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'A Charitable Body': Murder Most Genteel

Jan 10, 2012

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There are mystery novels that keep a reader up all night and there are milder mystery novels to doze off to; Robert Barnard is a much-decorated old hand at writing the latter. (Among Barnard's veritable vanload of awards for his 40-some novels are the Cartier Diamond Dagger Award for lifetime achievement in mystery writing; the Malice Domestic Lifetime Achievement Award; as well as the Anthony, Agatha and Macavity awards.)

His mysteries are witty and assured; they send a drowsy reader off to bed confident in the belief that justice and order will prevail over chaos. Even when Barnard produces a middling effort, which his latest, A Charitable Body, certainly is, it's a gentle pleasure to read. After all, how much fault can anyone but the most dyspeptic critic find with a mystery that contains this delightfully old-fashioned cliffhanger of a chapter ending: "'Everything in the garden is lovely,' said Charlie. But of course that was before the discovery of the body."

The rather clueless Charlie who's commenting on that garden is Charlie Peace, the Yorkshire police detective who, with his novelist wife Felicity, is the hero of one of Barnard's several mystery series. The garden Charlie is admiring belongs to the grounds of Walbrook Manor, a great house dating from Queen Anne's reign that has recently been turned over to the nation to be opened as a museum and arts center. When Felicity is asked to serve on the Board of Trustees of Walbrook Manor, she becomes fascinated by the troubled domestic history of the place ("Walbrook seemed a house made for collapsing marriages") and by the odd rift between the two families that once owned the manse. Long before that aforementioned body is discovered, Felicity becomes convinced that something rotten is festering in the nooks and crannies of Walbrook.

Though the plot of A Charitable Body is agreeably serpentine, the more compelling draw of this mystery — and, indeed, of most of Barnard's novels — is his native mastery of Brit Wit-speak. (For a readily accessible example of this distinctly English form of clever conversation, see reruns of the old BBC comedy, As Time Goes By, which cycle endlessly on public television stations across America.) At a musical performance at Walbrook, Charlie and Felicity are accosted by Sir Stafford Quarles, chairman of the Board of Trustees. Sir Stafford makes patronizing small talk and then ambles off, at which point another guest sidles up to the couple and pronounces this verdict on their host: "Platitudinous old sod, isn't he? ... He wields a truism so that it feels like being slapped with a wet dishcloth."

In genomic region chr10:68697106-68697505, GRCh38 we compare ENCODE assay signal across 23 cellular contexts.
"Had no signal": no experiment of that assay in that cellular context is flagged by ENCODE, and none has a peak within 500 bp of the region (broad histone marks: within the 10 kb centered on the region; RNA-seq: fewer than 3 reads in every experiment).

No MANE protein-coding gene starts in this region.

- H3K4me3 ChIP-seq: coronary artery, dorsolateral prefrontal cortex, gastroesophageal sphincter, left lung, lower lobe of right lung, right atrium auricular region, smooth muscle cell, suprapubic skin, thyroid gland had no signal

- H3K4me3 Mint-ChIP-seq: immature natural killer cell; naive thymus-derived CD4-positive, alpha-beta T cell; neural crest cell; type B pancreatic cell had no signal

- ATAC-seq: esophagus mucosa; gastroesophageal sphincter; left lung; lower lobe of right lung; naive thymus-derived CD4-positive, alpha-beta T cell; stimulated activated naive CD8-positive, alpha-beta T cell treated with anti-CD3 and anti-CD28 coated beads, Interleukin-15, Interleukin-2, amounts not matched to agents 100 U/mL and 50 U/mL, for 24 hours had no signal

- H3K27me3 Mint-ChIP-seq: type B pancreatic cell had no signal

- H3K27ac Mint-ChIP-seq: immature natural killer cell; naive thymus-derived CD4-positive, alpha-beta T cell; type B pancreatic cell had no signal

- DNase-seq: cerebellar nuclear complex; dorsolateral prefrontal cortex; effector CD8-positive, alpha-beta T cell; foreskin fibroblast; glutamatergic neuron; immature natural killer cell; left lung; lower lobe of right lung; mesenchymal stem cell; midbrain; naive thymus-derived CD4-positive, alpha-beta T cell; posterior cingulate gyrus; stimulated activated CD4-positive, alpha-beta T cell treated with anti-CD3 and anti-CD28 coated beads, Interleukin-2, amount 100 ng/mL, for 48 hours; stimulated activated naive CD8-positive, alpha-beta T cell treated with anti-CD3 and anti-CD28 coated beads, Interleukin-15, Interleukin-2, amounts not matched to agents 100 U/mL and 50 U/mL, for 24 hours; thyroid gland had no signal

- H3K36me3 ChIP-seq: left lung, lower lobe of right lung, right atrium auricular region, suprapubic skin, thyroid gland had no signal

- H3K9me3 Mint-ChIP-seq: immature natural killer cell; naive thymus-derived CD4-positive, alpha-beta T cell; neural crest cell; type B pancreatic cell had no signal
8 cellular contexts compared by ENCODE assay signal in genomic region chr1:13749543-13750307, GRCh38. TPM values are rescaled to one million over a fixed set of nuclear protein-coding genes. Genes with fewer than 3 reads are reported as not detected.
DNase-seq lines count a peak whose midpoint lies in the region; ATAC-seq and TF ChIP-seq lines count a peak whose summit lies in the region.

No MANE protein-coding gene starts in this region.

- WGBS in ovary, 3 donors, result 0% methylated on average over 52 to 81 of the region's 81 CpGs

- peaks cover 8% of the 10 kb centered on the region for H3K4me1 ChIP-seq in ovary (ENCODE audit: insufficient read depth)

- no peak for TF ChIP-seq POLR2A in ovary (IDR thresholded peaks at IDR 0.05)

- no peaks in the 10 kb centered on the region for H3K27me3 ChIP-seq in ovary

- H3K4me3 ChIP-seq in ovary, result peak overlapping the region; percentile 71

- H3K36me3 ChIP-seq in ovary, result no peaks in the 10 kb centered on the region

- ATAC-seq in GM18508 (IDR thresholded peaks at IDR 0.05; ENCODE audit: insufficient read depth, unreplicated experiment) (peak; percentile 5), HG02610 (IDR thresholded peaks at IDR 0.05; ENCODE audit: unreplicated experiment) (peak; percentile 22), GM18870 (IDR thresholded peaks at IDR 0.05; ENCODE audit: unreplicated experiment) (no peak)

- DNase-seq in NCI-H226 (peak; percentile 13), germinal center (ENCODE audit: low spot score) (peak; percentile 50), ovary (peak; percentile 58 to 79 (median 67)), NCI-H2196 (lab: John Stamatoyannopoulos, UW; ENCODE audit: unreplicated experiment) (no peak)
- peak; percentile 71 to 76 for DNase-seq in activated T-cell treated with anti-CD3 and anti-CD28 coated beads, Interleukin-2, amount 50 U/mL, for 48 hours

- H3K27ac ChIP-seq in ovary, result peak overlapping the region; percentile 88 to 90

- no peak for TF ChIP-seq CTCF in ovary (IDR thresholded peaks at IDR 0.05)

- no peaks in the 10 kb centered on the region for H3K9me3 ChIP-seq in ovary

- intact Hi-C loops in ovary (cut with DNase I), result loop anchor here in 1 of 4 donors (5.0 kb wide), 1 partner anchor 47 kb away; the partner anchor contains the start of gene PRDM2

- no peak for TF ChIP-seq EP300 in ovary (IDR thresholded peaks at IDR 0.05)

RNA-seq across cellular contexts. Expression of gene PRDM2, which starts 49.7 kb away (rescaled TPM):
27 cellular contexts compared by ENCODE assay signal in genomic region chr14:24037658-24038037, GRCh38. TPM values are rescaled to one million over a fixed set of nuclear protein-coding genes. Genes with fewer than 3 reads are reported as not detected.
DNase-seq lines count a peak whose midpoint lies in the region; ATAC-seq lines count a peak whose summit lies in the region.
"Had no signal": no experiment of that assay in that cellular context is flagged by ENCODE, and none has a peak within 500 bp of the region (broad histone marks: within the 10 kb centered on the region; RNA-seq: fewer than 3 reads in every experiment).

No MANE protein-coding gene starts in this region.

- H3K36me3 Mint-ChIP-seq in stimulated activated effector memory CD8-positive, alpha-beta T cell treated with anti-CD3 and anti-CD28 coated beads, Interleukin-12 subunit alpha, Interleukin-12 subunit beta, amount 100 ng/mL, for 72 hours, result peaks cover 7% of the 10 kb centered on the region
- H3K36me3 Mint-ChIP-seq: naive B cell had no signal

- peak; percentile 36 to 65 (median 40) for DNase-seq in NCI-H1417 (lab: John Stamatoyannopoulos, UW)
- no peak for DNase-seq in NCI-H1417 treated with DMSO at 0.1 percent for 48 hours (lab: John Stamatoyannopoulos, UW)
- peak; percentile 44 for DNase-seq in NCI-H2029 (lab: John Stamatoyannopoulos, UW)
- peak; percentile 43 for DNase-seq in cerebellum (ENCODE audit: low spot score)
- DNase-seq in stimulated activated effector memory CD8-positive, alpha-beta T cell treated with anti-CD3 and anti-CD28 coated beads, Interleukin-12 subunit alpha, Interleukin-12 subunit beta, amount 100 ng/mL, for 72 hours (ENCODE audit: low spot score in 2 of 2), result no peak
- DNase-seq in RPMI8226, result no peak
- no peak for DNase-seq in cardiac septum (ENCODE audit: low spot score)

People rarely speak like that in real life (though one wishes they did). In the pages of Barnard's novels, however, scathing comments and whippet-fast repartee multiply like mold.

Walbrook Manor turns out to be concealing even more scandalous secrets than the odd unsolved murder. On the program of that musical evening at Walbrook was a series of songs in which World War I poems by the likes of Siegfried Sassoon and Rupert Brooke were set to music. Felicity learns that the songs were the artistic byproduct of pacifist conferences held at Walbrook back in the 1930s. (The record of those conferences was hushed up, of course, once Great Britain went to war with Germany.)

Felicity hears rumors that many more songs may be hidden at Walbrook, some of them scored by the most famous British composers of the 20th century. Convenient for plot purposes, Walbrook Manor has an attic with lots of dusty cupboards and flimsy locks, and soon Felicity is creeping up the stairs like some grown-up British version of Nancy Drew.

Despite Barnard's occasional bows to the present-time social realities (Felicity and Charlie, for instance, are an interracial couple), A Charitable Body exudes a lovely Golden Age mystery atmosphere: The Great House setting; the missing music and scandalous conferences that date from between-the-wars; even the food here (gin-and-tonics, bacon and sausages and black pudding) would be right at home on the sideboards and chafing plates of an Agatha Christie novel. That slightly tongue-in-cheek antique aura is another one of Barnard's trademark charms as a mystery novelist. As in Christie's tales, nothing in A Charitable Body is so violent, demented or disturbing that it will trouble a reader's sleep. The only bloodshed occurs when Ye Olde English roast beef is carved.

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